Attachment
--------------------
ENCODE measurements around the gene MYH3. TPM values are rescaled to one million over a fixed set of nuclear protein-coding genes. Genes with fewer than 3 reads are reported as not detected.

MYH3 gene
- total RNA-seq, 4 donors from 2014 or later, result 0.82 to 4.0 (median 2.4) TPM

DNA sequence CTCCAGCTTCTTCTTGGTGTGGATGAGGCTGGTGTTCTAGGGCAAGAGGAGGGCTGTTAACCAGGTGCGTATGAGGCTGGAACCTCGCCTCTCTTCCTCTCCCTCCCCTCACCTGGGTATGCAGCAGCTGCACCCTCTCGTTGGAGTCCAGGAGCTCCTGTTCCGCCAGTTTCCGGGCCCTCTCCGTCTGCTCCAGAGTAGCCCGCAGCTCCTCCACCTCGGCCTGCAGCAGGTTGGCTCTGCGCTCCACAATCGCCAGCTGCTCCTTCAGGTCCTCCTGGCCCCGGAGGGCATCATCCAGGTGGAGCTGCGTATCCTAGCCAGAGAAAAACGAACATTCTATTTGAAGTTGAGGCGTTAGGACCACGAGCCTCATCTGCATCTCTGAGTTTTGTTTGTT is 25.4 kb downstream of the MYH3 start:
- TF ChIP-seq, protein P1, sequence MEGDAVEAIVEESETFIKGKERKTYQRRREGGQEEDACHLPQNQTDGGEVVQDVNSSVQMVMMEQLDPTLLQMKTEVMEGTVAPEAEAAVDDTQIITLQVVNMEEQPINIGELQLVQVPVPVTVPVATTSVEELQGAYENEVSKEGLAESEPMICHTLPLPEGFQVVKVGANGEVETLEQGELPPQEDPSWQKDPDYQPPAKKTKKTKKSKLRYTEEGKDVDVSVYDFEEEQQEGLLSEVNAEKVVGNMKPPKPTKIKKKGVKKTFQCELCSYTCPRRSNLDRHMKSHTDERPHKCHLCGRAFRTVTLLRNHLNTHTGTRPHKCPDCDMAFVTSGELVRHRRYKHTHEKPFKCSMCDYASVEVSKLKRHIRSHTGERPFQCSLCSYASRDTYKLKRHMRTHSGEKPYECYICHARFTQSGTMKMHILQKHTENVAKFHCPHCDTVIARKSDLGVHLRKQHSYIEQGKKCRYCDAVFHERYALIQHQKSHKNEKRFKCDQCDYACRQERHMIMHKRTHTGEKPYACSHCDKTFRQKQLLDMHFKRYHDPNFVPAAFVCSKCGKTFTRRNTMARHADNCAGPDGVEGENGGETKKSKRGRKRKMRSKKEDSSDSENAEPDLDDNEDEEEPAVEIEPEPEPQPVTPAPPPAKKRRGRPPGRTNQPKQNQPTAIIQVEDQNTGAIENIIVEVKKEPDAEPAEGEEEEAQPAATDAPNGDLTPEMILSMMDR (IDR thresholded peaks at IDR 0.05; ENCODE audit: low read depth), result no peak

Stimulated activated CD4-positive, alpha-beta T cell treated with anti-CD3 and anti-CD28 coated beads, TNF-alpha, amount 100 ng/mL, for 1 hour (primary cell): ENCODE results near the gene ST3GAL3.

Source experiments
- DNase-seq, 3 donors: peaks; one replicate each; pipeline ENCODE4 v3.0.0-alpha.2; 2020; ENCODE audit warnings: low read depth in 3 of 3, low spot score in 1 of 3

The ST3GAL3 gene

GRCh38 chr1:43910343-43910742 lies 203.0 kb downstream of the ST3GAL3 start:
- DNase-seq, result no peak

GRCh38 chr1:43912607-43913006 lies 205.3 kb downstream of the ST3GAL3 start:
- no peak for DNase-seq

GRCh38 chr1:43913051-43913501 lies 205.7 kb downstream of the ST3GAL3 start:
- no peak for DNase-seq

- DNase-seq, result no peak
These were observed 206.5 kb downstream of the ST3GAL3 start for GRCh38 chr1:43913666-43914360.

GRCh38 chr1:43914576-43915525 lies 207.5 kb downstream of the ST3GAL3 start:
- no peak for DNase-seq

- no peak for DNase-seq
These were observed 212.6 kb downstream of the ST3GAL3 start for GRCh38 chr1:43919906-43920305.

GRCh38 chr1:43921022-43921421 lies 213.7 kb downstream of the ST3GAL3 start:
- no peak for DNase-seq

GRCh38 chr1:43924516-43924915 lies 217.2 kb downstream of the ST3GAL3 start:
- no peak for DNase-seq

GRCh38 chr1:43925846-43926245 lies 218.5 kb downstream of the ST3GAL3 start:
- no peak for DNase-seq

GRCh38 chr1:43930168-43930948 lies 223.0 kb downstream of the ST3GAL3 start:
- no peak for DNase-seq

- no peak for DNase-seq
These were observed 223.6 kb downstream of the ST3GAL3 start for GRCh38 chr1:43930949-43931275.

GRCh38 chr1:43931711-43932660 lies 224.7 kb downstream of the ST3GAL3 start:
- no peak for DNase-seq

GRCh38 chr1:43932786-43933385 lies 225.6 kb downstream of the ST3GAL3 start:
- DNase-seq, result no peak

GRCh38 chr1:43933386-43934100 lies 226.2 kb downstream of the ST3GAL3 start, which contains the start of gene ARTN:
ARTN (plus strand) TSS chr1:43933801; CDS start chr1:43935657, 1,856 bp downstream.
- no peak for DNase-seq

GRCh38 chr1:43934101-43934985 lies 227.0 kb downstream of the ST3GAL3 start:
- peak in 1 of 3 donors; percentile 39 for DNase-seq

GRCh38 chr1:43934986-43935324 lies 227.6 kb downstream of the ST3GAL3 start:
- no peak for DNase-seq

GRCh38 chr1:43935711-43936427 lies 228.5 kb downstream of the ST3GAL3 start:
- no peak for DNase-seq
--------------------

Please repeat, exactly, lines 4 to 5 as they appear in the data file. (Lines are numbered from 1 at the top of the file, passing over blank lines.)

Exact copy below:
DNA sequence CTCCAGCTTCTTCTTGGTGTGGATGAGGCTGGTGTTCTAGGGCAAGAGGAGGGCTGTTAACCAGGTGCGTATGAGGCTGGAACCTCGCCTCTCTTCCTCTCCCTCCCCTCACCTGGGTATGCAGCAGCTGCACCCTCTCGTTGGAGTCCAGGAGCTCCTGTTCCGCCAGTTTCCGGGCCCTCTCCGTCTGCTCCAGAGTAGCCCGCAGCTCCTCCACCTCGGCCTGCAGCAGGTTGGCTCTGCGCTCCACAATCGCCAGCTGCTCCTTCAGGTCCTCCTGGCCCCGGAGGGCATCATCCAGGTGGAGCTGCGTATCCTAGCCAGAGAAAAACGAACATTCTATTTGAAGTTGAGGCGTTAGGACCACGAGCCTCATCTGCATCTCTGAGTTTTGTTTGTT is 25.4 kb downstream of the MYH3 start:
- TF ChIP-seq, protein P1, sequence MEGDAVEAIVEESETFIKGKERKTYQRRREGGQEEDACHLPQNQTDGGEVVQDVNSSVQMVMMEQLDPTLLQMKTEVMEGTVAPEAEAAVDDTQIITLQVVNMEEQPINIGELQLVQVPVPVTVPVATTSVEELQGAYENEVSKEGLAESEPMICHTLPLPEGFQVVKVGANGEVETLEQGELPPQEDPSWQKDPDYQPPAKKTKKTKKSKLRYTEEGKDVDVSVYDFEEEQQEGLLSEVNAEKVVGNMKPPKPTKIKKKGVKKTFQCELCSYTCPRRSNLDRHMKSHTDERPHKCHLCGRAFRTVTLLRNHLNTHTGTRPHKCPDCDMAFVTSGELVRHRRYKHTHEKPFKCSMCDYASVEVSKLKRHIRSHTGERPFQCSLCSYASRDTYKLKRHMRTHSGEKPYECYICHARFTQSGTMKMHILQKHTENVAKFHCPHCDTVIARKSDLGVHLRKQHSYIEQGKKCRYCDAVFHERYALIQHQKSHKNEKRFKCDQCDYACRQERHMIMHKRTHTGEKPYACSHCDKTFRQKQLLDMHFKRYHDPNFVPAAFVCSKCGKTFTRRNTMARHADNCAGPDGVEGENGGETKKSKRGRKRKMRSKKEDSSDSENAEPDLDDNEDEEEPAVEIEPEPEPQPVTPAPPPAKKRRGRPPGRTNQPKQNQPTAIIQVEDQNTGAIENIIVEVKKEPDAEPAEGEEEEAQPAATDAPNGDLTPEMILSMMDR (IDR thresholded peaks at IDR 0.05; ENCODE audit: low read depth), result no peak